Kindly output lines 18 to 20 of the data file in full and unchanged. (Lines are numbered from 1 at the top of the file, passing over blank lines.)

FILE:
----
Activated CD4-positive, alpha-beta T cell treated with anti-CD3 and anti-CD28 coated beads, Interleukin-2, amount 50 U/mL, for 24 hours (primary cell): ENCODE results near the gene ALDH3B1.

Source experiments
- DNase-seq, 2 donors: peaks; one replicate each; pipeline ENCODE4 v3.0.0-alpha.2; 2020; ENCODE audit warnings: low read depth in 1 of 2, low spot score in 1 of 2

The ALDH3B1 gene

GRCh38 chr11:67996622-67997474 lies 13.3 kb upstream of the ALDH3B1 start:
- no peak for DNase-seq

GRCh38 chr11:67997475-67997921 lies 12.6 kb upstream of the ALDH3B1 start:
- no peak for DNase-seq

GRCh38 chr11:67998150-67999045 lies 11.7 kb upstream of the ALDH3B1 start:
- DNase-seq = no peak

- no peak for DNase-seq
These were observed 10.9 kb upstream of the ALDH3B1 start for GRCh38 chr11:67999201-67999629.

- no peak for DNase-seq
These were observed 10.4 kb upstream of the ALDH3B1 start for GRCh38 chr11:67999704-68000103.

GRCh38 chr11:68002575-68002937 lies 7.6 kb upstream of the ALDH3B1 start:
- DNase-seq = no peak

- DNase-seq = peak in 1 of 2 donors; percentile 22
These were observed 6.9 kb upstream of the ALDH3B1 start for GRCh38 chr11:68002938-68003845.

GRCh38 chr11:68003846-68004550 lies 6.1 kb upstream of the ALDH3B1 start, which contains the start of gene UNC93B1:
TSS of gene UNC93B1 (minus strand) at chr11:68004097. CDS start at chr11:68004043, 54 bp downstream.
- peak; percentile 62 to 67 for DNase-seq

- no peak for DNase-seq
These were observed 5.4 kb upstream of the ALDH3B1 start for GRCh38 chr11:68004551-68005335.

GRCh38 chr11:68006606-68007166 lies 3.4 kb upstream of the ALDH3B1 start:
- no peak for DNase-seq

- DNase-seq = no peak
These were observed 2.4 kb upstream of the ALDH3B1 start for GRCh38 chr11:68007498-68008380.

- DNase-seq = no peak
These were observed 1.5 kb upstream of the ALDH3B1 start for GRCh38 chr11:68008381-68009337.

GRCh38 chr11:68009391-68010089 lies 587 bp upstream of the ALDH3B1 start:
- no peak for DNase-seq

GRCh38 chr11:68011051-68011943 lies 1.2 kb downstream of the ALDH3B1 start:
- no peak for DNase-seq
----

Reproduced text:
These were observed 6.9 kb upstream of the ALDH3B1 start for GRCh38 chr11:68002938-68003845.

GRCh38 chr11:68003846-68004550 lies 6.1 kb upstream of the ALDH3B1 start, which contains the start of gene UNC93B1:
TSS of gene UNC93B1 (minus strand) at chr11:68004097. CDS start at chr11:68004043, 54 bp downstream.